“It’s no wonder a corporation would want to hitch a ride on the spell these songs cast and encourage you to buy soft drinks, underwear or automobiles while you’re in the trance. Artists who take money for ads poison and pervert their songs. It reduces them to the level of a jingle, a word that describes the sound of change in your pocket, which is what your songs become. Remember, when you sell your songs for commercials, you are selling your audience as well.
When I was a kid, if I saw an artist I admired doing a commercial, I’d think, “Too bad, he must really need the money.” But now it’s so pervasive. It’s a virus. Artists are lining up to do ads. The money and exposure are too tantalizing for most artists to decline. Corporations are hoping to hijack a culture’s memories for their product. They want an artist’s audience, credibility, good will and all the energy the songs have gathered as well as given over the years. They suck the life and meaning from the songs and impregnate them with promises of a better life with their product.”
Imperioli, Michael and Shirripa, Steve. Woke Up This Morning: The Definitive Oral History of the Sopranos. William Morrow, 2021.
Recently, we sent a short and sweet survey to public libraries asking if fines are collected for overdue items. We received 189 responses to the survey. The results of the basic question are reflected in the chart on the right-hand side. 31% charge fines for everything that is overdue, 11% charge fines for some items or borrower age groups, and 48% don’t charge any fines. The “other” category is a bit more complicated, as these libraries reported things like temporary suspension of fines (e.g. during COVID), or amnesty days (e.g. Fine Free Fridays), or fine for the problem patron who is chronically late.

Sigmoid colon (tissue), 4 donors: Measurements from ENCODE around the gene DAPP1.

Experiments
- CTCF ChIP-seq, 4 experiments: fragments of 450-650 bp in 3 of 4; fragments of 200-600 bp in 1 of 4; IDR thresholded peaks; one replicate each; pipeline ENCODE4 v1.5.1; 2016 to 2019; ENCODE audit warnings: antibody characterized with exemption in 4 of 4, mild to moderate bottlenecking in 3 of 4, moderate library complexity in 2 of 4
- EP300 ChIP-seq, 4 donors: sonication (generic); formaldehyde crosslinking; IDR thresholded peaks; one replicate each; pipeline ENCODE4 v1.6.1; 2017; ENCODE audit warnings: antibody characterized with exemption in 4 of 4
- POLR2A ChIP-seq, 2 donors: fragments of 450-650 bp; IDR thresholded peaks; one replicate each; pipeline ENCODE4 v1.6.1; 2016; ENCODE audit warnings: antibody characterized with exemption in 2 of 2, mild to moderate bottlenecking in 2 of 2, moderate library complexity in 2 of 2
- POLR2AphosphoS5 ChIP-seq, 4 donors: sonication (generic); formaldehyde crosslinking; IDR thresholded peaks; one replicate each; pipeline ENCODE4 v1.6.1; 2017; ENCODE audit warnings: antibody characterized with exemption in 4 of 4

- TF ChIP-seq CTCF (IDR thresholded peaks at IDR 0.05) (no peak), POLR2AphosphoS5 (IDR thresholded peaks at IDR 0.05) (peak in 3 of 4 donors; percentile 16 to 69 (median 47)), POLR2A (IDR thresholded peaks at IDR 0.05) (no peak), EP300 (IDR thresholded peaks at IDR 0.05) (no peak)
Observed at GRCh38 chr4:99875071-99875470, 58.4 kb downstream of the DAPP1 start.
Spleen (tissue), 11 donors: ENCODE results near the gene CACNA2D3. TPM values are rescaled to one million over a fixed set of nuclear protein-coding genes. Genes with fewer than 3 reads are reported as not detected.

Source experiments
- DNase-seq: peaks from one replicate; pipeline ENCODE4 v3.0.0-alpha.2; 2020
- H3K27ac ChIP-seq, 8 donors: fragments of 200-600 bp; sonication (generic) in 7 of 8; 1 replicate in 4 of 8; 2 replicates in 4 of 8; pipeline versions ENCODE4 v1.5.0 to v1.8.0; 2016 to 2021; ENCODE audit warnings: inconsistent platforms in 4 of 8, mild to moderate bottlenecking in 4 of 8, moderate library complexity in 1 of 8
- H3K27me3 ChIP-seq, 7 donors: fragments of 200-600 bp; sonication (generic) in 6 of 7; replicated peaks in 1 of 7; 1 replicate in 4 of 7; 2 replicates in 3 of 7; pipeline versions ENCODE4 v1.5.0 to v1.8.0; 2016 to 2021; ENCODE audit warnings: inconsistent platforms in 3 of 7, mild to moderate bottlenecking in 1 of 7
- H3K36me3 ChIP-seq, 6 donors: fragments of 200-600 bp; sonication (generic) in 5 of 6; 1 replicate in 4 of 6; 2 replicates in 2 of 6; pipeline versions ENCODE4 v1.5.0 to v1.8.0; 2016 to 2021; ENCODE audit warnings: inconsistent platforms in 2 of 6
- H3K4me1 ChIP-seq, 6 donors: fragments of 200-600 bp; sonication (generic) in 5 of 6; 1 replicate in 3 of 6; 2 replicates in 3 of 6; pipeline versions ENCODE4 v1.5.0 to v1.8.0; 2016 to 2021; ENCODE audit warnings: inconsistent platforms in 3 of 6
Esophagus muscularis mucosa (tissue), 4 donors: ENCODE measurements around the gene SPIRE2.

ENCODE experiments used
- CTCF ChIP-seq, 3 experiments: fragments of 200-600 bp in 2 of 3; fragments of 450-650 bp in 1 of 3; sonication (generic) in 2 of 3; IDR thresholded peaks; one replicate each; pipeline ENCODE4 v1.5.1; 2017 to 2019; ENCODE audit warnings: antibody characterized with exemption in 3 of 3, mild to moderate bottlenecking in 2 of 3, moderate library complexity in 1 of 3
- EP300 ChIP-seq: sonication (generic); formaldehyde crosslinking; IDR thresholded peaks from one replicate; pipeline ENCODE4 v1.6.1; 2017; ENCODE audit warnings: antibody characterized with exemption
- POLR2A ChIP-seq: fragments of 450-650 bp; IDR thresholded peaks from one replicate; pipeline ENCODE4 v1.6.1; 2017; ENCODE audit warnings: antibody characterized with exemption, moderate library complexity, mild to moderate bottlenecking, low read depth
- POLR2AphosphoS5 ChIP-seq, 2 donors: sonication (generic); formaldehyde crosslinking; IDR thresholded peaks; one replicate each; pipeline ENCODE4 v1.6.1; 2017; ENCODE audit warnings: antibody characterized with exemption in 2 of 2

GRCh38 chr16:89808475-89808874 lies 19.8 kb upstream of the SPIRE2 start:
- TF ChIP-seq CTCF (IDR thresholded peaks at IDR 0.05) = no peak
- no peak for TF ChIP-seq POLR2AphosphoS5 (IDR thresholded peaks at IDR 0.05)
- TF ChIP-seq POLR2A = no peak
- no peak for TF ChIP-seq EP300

Likely, we will continue to collect these data. Eventually, fines data for individual libraries will be available on our website, as libraries may want to compare to their neighbors or peers. If you didn’t submit a survey, please contact me and I will get your data added.
If you are reviewing your fine policy, here are some links that might be helpful:
Written in 1961 (with a variant early edition published by Redbook magazine in 1953), this book contains The Sneetches and, well, other stories (The Zax, Too Many Daves, and What Was I Scared Of?). Add The Sneetches to the list of Dr. Seuss material that provides a valuable life lesson that today’s society has completely discarded or forgotten. It is by far the highlight of this collection. A classic story of us v.s. them, diversity, and tolerance, The Sneetches further expands on these notions with the addition of a capitalistic villain who takes advantage of and pits the star bellied Sneetches against their non-starred counterparts. The parallels to the world we live in today are uncanny. The Zax expands on The Sneetches and provides a lesson about stubbornness, as a north travelling Zax meets a south travelling Zax, and both refuse to move out of the way of the other one. Too Many Daves tells the story, of well, a lady who named all of her kids Dave (all 23 of them), and, you guessed it, regrets her decision. Finally, What Was I Scared Of? tells the story of a young guy who is scared of a pair of pants (who wouldn’t be scared of a talking pair of pants?), but in this case, the pants are just as scared – of the scared guy. A classic example of perception. Many of the books published by Seuss ultimately circle back to lessons of differing viewpoints, open-mindedness, and acceptance, and The Sneetches is no different.